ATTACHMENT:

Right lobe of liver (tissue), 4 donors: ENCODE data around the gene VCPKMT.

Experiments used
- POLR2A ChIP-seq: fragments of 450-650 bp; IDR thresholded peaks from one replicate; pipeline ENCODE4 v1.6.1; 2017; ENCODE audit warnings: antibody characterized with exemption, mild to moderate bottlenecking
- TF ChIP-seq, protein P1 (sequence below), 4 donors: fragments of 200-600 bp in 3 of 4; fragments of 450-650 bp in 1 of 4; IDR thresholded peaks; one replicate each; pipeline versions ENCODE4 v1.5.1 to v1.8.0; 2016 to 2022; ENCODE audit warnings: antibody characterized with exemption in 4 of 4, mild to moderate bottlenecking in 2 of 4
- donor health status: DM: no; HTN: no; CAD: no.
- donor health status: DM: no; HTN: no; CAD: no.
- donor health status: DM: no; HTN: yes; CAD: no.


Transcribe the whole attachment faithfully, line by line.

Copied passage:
Right lobe of liver (tissue), 4 donors: ENCODE data around the gene VCPKMT.

Experiments used
- POLR2A ChIP-seq: fragments of 450-650 bp; IDR thresholded peaks from one replicate; pipeline ENCODE4 v1.6.1; 2017; ENCODE audit warnings: antibody characterized with exemption, mild to moderate bottlenecking
- TF ChIP-seq, protein P1 (sequence below), 4 donors: fragments of 200-600 bp in 3 of 4; fragments of 450-650 bp in 1 of 4; IDR thresholded peaks; one replicate each; pipeline versions ENCODE4 v1.5.1 to v1.8.0; 2016 to 2022; ENCODE audit warnings: antibody characterized with exemption in 4 of 4, mild to moderate bottlenecking in 2 of 4
- donor health status: DM: no; HTN: no; CAD: no.
- donor health status: DM: no; HTN: no; CAD: no.
- donor health status: DM: no; HTN: yes; CAD: no.